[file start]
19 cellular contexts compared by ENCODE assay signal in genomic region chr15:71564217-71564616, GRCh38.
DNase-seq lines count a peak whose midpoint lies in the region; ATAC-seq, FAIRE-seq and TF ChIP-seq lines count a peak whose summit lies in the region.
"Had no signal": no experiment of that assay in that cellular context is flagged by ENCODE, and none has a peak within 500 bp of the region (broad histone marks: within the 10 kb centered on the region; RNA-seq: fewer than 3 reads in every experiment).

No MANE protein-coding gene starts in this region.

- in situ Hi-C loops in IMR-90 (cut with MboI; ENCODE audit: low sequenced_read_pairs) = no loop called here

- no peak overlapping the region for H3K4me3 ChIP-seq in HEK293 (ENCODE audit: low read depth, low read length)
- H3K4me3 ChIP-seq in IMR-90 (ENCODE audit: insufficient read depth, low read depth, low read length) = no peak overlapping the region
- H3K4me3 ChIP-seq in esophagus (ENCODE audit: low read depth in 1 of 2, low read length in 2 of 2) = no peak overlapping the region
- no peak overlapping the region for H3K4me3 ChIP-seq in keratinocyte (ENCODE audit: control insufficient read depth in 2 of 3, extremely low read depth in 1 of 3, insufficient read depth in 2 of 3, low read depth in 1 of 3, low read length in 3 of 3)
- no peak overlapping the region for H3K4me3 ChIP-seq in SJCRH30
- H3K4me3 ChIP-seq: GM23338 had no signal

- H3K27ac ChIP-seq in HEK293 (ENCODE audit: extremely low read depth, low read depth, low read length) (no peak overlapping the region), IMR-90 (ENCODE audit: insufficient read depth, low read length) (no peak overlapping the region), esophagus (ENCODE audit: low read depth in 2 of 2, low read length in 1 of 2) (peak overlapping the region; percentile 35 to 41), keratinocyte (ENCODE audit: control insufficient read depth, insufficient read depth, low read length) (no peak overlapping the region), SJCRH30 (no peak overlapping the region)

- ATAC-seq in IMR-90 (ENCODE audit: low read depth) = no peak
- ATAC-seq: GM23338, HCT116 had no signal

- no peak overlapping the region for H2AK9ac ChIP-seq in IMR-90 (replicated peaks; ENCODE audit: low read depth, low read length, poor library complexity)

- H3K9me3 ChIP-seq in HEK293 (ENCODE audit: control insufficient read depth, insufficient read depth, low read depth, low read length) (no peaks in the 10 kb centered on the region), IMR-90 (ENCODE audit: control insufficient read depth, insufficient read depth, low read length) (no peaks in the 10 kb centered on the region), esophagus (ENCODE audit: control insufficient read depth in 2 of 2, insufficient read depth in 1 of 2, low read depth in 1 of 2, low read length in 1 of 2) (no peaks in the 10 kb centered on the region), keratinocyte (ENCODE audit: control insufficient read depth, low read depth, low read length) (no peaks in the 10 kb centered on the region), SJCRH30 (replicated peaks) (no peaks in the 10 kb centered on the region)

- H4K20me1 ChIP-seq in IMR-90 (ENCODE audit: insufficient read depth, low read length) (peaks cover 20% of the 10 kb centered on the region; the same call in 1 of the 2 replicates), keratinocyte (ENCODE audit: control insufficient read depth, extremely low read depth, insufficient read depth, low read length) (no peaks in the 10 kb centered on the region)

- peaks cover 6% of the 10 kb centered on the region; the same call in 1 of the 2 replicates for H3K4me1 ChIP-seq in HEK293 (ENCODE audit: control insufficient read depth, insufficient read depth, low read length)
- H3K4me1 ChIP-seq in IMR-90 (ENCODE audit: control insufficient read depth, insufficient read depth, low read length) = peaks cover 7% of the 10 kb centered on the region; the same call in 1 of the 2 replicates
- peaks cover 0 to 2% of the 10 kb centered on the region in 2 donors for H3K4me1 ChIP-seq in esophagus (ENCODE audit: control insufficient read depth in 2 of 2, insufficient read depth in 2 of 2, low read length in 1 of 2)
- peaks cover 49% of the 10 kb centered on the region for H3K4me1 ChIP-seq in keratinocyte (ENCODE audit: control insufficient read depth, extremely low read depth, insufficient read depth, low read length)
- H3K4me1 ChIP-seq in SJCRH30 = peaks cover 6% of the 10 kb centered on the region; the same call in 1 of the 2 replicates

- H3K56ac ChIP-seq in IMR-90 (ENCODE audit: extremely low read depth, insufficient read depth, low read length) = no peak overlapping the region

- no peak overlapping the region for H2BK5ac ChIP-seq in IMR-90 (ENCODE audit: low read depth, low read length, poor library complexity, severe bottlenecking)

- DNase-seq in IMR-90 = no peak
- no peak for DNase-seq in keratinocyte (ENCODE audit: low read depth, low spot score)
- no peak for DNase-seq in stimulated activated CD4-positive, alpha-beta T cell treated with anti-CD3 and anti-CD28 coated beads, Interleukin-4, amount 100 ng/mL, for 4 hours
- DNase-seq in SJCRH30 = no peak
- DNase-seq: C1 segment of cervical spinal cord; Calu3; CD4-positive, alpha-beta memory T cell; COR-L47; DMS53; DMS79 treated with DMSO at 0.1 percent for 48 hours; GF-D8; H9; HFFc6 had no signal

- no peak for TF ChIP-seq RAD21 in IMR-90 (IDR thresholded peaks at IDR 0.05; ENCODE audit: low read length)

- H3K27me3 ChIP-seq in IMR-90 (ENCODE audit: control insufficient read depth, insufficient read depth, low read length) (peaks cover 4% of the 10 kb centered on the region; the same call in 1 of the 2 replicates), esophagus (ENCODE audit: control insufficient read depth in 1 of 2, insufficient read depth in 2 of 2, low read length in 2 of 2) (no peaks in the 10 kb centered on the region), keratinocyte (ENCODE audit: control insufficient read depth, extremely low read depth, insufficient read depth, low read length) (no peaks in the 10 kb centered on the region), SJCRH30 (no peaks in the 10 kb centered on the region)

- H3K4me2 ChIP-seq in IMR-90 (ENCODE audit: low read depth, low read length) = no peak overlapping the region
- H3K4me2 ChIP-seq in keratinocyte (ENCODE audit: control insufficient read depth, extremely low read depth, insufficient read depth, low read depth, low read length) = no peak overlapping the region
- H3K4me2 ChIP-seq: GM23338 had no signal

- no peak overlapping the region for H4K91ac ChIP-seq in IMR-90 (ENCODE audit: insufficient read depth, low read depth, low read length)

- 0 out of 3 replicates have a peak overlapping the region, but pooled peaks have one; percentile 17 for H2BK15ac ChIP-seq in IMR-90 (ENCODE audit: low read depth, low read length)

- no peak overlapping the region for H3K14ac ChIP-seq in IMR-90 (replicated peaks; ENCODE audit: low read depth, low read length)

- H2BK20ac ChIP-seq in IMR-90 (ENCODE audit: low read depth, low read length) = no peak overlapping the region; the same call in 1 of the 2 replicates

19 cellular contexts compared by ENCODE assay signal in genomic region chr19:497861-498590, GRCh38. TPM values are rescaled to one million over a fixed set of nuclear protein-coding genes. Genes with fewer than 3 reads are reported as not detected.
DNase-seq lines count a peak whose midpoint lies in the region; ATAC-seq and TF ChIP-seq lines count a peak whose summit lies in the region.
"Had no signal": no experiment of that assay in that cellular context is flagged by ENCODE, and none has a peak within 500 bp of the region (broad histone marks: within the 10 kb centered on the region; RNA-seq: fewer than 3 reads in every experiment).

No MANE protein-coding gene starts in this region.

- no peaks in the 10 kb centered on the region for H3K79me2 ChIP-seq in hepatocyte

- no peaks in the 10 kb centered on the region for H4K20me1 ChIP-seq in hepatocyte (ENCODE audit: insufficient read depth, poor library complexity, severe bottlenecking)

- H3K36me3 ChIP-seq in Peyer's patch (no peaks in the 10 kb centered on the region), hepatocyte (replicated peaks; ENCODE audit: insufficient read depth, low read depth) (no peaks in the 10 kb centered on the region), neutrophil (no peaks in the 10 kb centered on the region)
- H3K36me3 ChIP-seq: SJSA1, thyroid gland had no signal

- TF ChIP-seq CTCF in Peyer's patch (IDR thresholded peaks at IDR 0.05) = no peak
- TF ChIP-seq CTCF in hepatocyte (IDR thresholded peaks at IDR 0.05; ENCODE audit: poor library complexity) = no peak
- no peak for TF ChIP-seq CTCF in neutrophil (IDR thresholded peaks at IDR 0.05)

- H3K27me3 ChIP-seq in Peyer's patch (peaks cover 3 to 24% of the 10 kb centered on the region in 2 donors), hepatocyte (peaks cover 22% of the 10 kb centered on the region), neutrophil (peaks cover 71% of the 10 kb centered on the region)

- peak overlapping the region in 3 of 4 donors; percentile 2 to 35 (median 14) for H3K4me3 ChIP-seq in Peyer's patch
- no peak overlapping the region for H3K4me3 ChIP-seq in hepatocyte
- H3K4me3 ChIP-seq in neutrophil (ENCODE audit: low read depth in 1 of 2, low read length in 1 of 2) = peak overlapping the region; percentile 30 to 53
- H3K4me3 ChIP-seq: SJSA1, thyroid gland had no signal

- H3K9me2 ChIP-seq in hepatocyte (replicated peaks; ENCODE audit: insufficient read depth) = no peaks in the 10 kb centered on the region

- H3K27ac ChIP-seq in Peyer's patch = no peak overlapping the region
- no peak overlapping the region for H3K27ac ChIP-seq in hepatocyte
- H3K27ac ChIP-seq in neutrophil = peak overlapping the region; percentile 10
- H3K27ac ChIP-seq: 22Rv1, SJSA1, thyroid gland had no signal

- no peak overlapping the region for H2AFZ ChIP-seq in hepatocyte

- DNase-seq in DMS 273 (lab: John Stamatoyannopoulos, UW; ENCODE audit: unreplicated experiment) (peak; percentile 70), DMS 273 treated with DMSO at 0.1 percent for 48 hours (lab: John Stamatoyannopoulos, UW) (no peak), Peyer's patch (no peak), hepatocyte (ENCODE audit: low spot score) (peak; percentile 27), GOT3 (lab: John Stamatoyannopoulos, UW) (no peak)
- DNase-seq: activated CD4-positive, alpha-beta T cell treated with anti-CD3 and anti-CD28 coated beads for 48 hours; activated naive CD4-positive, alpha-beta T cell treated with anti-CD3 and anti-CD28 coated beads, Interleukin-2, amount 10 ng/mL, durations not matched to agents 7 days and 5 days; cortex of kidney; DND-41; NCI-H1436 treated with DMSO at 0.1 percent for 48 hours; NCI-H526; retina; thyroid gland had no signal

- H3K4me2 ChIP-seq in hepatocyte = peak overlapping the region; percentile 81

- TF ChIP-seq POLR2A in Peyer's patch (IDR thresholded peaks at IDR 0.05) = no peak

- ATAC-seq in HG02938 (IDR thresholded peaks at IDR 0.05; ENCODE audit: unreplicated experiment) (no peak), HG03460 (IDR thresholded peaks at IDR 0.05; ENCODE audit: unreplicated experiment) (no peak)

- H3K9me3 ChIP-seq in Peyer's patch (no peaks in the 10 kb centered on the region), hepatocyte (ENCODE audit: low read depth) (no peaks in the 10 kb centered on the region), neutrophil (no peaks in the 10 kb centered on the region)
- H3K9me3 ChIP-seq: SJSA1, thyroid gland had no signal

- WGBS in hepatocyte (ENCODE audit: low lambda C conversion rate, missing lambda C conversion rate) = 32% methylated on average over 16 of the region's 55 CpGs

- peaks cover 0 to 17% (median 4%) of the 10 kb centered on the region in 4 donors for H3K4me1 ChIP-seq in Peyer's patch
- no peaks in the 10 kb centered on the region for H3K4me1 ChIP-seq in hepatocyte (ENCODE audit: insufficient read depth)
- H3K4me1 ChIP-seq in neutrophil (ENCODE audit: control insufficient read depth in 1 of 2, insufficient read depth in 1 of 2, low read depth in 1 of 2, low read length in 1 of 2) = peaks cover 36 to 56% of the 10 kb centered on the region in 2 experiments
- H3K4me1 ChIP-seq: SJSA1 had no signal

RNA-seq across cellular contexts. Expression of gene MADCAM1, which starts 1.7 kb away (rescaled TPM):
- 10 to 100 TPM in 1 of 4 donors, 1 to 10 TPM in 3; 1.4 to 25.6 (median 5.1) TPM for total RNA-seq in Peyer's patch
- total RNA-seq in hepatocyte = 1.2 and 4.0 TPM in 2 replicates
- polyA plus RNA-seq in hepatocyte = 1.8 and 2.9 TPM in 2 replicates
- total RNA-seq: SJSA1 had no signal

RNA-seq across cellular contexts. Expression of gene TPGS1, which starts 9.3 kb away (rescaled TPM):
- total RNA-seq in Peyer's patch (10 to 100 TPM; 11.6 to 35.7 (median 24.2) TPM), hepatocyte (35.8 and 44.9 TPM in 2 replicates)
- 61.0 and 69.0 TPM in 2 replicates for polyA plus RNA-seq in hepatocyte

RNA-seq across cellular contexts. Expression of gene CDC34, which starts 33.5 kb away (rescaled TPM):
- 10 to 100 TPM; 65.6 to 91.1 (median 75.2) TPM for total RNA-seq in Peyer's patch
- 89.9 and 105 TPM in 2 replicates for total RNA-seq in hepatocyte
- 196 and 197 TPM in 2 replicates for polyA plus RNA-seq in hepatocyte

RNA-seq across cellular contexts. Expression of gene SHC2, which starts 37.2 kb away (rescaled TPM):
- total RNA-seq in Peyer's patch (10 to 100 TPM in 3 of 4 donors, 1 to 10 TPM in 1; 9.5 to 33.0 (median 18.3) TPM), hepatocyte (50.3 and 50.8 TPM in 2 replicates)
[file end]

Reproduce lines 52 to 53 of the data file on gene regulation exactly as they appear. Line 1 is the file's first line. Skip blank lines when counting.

- no peak overlapping the region for H3K4me3 ChIP-seq in hepatocyte
- H3K4me3 ChIP-seq in neutrophil (ENCODE audit: low read depth in 1 of 2, low read length in 1 of 2) = peak overlapping the region; percentile 30 to 53